Today's Reading

Dylan: nothing like a bit of family drama to spice up the morning

Typing appeared almost immediately underneath Sean's name at the top of her screen.

Sean: mam literally needs to get herself together I'm sick of this

Dylan exhaled, the knots in her stomach pulling tighter. It was easy to hope that it really could be that simple. That her mother could just... decide not to care about something that really wasn't worth all this emotional turmoil.

Dylan: couldn't have put it better myself Sean: funny, seeing as your the writer

Dylan snorted.

Dylan: *you're

Sean: asksdf piss off you know I dont care about grammar 

Sean: its a social construct, etc etc

Dylan: I mean yes, but I think we can also agree you only think so because you were rubbish at English

Sean: I can't be good at everything dill 

Sean: it'd be massively unfair

Dylan: alsjdhdiskahdka 

Sean: it would be 

Sean: im an adonis 

Dylan: omg

Sean: god at maths

Dylan: do people LIKE people who are good at maths??? 

Sean: im basically a comedian

Sean: [replying to: do people LIKE...] yes. Yes they do

Dylan: right. That makes sense given how many friends you had at school


Dylan laughed, a deep, genuine laugh, for the first time that day.

For as long as she could remember, Sean had been the main constant in her life. They were only eleven months apart, but as children they'd moved as a duo, inseparable, as though they were actually twins. Most of her school friends hated their younger brothers, but (barring the Attempted Drowning of 1993) Dylan and Sean had always been as thick as thieves.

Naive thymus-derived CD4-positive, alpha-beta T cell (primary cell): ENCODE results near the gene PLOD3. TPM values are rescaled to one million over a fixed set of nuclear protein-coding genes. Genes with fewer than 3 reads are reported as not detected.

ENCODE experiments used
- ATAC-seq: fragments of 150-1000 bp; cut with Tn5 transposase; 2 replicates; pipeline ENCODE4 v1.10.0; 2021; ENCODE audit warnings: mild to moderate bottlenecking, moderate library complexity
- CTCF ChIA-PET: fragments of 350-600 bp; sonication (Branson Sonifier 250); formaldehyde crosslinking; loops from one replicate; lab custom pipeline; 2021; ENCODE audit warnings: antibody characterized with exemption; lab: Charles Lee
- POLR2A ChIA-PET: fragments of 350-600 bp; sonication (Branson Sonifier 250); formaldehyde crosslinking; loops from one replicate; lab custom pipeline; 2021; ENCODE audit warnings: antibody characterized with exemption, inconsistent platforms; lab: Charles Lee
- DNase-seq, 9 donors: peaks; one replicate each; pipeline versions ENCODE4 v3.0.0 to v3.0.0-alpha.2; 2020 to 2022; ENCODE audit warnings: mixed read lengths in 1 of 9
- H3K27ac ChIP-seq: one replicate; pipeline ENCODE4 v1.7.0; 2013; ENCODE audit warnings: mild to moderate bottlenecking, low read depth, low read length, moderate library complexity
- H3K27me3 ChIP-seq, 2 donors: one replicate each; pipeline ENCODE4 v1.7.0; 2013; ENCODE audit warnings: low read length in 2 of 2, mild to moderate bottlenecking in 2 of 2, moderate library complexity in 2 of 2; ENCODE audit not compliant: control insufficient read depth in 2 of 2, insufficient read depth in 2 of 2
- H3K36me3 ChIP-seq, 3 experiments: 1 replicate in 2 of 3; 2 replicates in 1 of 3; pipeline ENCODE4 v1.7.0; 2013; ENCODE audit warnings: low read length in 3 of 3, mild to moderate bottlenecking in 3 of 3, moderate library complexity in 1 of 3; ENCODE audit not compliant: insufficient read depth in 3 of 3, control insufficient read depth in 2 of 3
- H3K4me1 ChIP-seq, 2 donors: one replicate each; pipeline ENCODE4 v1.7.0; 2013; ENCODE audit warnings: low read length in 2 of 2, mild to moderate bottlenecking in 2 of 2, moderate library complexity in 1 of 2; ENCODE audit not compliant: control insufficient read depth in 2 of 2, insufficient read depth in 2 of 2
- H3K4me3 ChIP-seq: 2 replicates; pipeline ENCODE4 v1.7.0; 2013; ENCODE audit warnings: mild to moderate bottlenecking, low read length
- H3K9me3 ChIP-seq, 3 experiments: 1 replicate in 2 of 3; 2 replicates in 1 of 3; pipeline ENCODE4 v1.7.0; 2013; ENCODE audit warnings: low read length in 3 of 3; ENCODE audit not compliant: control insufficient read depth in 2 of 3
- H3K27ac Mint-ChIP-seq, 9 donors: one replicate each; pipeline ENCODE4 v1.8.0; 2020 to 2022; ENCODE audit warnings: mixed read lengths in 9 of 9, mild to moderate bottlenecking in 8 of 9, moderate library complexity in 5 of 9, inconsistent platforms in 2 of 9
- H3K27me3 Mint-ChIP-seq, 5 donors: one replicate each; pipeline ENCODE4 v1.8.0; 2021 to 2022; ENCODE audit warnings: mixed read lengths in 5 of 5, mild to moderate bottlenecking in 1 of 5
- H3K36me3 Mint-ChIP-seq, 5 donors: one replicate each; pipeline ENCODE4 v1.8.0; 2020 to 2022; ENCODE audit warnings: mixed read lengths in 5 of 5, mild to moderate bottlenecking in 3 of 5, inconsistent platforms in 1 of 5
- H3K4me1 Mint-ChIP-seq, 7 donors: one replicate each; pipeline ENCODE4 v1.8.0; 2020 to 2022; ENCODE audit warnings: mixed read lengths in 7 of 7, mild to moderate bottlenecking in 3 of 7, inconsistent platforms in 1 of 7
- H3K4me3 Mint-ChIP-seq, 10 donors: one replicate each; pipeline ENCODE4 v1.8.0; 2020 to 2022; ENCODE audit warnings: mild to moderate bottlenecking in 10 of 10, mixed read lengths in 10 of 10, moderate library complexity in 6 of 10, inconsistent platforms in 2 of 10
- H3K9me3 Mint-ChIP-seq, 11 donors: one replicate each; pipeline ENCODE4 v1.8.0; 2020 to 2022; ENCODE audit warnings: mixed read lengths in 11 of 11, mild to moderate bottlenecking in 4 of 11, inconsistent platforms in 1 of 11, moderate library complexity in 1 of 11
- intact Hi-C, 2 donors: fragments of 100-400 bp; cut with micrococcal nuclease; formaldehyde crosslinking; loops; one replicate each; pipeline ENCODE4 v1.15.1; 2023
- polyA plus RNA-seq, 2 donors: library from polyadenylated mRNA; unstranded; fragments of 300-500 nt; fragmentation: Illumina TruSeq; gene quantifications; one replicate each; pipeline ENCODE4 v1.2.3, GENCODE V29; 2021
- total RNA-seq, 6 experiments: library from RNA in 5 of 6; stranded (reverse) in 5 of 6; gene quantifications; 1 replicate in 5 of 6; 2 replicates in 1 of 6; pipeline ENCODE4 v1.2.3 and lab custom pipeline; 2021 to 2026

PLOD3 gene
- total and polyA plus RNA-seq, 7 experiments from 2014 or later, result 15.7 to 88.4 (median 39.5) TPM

Dylan: somehow I think your ego will survive it 

Sean: you're cruel

Dylan: that's what they tell me tea.

Afua smiled up at Dylan as she approached, five minutes later, with their tea.

"Ah, cheers, Dylan."

Afua accepted the mug and took a sip, and Dylan tried not to drop too pathetically back into her chair.

She loved her job—really, she did—but she also knew that the people who told you they loved their job (that they really did) were also the same people who spent at least thirty-six of the unnecessary forty hours a week staring up at the ceiling tiles wishing everything about said job was completely different. But Dylan did love her job.


It was just that her editor was fucking sadistic. 

"How's it coming along?"

Afua was eyeing her over the edge of her mug. Dylan groaned and leaned back in her chair, barely stopping herself from going full teenage angst and throwing her head back against the headrest.

"I don't know anything about astrology. Chantel just gave me this assignment to torture me."

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